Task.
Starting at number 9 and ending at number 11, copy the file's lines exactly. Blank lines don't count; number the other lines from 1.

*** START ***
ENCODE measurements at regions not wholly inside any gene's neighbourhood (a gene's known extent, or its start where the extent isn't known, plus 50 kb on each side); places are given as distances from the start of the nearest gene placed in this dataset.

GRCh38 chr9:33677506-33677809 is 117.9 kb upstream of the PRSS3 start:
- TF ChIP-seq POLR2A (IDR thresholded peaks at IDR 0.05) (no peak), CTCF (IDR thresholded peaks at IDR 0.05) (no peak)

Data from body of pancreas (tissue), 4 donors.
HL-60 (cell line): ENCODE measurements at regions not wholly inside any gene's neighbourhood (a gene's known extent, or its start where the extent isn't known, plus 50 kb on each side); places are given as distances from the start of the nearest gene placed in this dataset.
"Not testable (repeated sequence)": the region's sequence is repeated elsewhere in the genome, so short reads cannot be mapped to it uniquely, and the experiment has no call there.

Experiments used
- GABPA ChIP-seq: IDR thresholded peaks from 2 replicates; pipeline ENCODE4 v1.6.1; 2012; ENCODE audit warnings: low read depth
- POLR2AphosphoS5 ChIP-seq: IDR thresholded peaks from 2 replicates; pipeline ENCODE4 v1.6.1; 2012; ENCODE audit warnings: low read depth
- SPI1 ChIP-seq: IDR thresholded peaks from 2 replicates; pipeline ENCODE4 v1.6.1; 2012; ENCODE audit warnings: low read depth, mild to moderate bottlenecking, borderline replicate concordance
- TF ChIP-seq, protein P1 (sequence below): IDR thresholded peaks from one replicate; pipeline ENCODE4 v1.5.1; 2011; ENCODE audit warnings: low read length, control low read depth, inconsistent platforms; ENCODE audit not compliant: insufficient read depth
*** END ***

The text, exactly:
- POLR2AphosphoS5 ChIP-seq: IDR thresholded peaks from 2 replicates; pipeline ENCODE4 v1.6.1; 2012; ENCODE audit warnings: low read depth
- SPI1 ChIP-seq: IDR thresholded peaks from 2 replicates; pipeline ENCODE4 v1.6.1; 2012; ENCODE audit warnings: low read depth, mild to moderate bottlenecking, borderline replicate concordance
- TF ChIP-seq, protein P1 (sequence below): IDR thresholded peaks from one replicate; pipeline ENCODE4 v1.5.1; 2011; ENCODE audit warnings: low read length, control low read depth, inconsistent platforms; ENCODE audit not compliant: insufficient read depth